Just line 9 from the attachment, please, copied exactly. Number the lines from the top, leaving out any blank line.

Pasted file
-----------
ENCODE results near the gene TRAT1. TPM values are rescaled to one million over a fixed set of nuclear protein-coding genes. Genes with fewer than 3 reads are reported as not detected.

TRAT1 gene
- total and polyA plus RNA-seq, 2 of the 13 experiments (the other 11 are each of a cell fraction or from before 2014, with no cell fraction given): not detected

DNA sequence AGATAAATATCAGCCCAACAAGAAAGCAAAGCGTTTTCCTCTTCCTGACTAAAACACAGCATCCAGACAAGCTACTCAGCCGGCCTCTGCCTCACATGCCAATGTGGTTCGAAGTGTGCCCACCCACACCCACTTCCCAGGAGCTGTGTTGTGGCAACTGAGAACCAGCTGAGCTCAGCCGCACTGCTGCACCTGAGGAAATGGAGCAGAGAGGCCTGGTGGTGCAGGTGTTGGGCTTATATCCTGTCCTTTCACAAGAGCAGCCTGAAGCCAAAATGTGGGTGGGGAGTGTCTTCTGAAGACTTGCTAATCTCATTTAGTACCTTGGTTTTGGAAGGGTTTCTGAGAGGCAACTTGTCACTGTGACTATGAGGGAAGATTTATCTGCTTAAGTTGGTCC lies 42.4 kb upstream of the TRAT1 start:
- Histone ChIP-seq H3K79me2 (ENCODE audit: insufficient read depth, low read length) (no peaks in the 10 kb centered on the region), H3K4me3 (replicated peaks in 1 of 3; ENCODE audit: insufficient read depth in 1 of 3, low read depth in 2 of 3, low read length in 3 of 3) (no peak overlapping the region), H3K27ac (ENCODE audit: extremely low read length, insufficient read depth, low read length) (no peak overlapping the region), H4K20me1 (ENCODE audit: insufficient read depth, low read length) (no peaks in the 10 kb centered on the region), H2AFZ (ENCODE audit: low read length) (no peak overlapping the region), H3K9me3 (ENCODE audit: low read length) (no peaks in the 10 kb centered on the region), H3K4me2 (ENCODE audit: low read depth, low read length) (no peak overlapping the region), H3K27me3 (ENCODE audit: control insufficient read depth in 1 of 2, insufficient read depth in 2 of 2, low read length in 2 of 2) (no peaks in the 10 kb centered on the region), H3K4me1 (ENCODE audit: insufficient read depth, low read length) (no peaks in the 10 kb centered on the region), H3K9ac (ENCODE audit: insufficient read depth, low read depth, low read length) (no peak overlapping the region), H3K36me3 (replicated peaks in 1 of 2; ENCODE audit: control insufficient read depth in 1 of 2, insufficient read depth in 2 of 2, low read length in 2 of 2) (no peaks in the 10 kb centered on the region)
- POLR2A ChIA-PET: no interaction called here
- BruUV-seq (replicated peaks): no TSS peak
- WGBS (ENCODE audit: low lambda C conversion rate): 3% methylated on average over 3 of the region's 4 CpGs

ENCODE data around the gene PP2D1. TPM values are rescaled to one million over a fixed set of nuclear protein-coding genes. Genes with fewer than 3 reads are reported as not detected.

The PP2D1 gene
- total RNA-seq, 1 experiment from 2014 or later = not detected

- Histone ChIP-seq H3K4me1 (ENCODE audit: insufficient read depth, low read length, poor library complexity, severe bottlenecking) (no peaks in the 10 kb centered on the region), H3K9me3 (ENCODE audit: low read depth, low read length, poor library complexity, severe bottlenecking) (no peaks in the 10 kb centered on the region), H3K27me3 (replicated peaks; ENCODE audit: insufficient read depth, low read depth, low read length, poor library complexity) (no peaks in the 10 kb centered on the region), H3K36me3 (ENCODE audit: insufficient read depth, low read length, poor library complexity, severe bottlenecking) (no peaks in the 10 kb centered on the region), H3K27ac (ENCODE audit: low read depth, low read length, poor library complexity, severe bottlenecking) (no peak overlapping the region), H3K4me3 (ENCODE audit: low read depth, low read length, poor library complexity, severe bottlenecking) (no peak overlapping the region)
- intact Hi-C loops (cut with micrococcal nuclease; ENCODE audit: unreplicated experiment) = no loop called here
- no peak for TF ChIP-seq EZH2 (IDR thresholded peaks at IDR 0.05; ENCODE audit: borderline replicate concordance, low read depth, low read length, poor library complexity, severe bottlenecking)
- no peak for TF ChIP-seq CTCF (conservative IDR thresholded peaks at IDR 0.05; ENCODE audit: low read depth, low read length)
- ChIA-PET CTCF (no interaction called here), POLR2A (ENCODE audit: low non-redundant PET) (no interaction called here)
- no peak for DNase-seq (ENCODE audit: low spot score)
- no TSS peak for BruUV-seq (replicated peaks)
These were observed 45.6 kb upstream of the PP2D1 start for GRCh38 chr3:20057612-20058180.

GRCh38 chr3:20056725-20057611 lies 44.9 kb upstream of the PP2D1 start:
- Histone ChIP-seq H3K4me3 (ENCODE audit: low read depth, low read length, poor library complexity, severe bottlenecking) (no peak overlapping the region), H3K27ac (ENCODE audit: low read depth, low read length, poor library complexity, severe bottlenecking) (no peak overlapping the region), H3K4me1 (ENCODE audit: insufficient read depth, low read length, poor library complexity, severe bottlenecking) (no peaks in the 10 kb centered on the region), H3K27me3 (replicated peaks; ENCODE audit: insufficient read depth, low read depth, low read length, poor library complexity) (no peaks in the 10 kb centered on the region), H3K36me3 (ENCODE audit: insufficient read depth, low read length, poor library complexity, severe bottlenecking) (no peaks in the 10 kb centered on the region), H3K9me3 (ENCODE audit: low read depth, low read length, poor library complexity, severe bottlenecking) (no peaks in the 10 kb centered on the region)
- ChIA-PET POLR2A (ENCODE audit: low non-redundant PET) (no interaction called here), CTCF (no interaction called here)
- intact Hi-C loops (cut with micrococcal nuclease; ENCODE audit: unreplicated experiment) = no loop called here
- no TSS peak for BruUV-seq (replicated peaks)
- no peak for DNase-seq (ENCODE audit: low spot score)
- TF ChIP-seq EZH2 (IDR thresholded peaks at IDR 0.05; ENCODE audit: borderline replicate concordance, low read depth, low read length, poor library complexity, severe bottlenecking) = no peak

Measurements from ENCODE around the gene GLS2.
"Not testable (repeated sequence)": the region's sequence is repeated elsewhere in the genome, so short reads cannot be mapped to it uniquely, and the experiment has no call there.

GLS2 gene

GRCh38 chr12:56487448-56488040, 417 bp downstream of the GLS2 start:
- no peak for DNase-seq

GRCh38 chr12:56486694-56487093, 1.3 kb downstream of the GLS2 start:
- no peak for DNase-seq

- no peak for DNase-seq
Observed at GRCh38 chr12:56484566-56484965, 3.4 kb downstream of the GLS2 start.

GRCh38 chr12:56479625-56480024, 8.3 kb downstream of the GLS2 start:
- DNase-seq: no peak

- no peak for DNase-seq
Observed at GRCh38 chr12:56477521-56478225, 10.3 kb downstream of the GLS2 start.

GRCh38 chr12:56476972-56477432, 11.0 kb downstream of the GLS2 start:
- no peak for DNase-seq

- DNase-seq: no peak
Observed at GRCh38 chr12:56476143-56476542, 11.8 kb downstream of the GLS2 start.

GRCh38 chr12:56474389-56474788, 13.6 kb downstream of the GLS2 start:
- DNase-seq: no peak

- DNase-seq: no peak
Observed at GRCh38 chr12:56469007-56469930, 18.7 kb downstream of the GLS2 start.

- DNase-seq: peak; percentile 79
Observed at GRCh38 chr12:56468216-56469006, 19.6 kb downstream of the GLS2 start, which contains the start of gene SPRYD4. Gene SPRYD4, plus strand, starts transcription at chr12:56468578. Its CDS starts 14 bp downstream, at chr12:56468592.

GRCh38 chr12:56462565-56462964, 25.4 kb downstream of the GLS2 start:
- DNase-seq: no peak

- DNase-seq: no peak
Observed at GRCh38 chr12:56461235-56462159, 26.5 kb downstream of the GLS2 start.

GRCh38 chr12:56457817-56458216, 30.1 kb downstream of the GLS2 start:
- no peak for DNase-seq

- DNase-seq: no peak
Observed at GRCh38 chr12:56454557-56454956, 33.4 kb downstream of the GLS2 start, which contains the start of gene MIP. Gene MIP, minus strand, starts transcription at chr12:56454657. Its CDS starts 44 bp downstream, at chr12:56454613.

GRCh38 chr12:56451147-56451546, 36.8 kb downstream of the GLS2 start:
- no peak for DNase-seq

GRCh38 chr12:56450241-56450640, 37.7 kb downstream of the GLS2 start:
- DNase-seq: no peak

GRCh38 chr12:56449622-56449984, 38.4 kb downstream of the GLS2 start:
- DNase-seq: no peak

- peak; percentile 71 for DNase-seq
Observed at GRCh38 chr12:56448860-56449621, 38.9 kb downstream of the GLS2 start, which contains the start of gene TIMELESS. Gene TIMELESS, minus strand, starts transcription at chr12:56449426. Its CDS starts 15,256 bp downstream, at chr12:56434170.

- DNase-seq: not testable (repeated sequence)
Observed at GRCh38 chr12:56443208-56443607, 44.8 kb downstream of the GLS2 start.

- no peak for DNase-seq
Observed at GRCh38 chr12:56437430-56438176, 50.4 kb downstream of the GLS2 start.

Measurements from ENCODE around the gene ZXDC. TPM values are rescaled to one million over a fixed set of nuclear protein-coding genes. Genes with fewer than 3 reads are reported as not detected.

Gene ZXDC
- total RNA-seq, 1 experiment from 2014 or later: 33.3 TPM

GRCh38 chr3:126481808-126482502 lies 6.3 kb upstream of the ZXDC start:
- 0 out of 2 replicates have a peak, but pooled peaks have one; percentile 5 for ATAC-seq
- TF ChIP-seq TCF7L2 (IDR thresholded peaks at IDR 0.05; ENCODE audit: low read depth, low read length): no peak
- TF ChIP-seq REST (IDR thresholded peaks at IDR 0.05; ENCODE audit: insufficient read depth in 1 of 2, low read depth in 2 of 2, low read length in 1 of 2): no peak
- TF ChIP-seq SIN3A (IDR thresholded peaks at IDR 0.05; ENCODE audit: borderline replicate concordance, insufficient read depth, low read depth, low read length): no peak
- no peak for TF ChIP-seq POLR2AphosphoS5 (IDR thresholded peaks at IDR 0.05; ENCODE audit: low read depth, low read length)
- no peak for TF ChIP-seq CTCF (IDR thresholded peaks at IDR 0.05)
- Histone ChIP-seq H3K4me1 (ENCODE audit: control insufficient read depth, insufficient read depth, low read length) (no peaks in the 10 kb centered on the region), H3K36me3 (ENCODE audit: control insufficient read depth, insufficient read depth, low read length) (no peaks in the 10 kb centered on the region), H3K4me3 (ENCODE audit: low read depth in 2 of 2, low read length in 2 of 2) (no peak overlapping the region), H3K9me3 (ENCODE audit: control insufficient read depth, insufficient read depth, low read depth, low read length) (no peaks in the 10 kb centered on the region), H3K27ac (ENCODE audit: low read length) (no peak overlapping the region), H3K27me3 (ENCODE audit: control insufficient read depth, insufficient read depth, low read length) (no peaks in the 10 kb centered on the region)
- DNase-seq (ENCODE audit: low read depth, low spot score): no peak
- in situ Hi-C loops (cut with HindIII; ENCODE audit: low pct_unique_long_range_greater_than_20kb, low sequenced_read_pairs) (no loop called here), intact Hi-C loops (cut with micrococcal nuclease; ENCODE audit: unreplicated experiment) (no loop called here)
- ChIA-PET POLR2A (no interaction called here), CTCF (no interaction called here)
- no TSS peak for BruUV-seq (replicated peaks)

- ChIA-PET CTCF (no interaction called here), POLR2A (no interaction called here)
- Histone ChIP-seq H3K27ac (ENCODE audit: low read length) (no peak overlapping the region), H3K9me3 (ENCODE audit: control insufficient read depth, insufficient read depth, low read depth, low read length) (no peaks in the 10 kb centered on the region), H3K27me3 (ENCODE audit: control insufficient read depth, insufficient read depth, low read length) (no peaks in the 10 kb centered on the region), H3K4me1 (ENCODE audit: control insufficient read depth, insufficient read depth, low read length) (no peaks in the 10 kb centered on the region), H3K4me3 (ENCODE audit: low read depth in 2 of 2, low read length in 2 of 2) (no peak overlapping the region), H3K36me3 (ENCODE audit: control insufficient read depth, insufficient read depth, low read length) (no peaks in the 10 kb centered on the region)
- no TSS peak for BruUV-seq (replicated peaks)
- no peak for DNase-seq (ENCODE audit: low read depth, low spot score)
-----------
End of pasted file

ENCODE data around the gene PP2D1. TPM values are rescaled to one million over a fixed set of nuclear protein-coding genes. Genes with fewer than 3 reads are reported as not detected.